Practitioners, students, faculty, staff, alumni, employers, and university partners should each play an active and substantive role in LIS education. Each of these constituency groups has unique areas of expertise, perspectives, and needs that, when coupled together, can inform improvements to LIS education programs. The inclusion and engagement of diverse perspectives in LIS education ensures that program initiatives better serve their community, decision-making processes effectively respond to constituents’ needs, and collective praxis facilitates the educational formation of LIS students. Typical approaches to practitioner engagement in LIS education are usually confined to practica supervision, guest lecturers, and LIS student mentorship. However, these methods do not provide practitioners opportunities to engage in LIS education as broadly or substantively as they could.

Substantial practitioner commentary on LIS education exists, but most of this discourse is confined to informal venues: Blog posts, Twitter conversations, or advice to individual LIS students. There exists a far smaller pool of practitioner-led research on LIS curricula, the professional and educational preparation of LIS students, and the staffing needs of libraries and information centers. Recent scholarship on LIS curricula coverage of assessment and evaluation (Askew & Theodore-Shusta, 2013), copyright and intellectual property (Schmidt & English, 2015), and financial management (Burger, Kaufman, & Atkinson, 2015) revealed substantial deficits in preparing students to engage in professional practice. This type of research provides actionable data for LIS programs to benchmark their strengths and weaknesses and develop new curricula to respond to the profession’s needs.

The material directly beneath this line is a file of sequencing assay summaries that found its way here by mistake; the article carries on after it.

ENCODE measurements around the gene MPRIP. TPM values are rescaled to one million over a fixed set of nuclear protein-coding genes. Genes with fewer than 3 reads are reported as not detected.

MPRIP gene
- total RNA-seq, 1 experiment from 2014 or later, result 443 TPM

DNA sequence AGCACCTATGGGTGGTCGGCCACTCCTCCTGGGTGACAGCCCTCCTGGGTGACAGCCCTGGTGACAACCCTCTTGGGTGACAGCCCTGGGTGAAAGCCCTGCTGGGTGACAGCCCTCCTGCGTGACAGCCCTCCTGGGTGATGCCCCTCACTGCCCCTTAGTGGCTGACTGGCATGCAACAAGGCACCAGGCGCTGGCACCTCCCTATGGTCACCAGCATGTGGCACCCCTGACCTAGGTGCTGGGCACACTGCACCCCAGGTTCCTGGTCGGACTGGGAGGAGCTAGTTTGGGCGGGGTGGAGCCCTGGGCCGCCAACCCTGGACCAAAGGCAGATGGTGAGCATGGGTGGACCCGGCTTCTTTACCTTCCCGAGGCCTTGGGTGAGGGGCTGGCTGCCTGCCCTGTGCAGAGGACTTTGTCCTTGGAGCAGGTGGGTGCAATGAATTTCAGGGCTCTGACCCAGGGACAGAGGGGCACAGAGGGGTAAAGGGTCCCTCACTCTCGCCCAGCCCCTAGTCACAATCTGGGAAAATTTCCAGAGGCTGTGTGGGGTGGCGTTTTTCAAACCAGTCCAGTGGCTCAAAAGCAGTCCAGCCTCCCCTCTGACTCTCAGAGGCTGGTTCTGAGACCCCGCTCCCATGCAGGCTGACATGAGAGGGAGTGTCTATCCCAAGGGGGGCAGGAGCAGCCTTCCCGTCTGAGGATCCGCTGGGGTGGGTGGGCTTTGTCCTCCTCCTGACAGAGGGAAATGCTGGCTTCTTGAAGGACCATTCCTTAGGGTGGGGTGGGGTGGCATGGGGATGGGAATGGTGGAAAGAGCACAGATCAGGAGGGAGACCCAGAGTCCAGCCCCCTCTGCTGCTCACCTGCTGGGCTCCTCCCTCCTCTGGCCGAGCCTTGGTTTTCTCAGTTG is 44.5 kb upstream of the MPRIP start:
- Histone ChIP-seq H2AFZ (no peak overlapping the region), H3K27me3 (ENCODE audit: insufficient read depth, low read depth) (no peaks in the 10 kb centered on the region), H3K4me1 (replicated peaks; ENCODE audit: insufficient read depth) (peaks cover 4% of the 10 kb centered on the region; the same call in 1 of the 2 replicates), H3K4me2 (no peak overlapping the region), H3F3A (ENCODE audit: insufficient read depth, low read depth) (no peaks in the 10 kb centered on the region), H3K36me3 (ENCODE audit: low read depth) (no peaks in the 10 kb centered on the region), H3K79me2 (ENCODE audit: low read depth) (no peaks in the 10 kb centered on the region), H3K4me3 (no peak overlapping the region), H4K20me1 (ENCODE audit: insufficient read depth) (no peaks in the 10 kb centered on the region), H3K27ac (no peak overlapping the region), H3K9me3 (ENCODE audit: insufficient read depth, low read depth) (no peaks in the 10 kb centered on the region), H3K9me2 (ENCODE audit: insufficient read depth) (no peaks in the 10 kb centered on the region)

Practitioner educators can also contribute a wealth of practical knowledge and expertise to LIS programs. Academic librarians who also serve as adjunct faculty are able to more deeply engage with a greater number of LIS students than they feasibly could in almost any other capacity. The mentoring relationships fostered with LIS students who take courses taught by adjunct faculty can be particularly rewarding for both parties (Brown, 2007). While I don’t support poorly compensated academic labor or precarity in higher education, practitioners who have the economic privilege to assume an adjunct teaching appointment play a critical role in enhancing LIS education.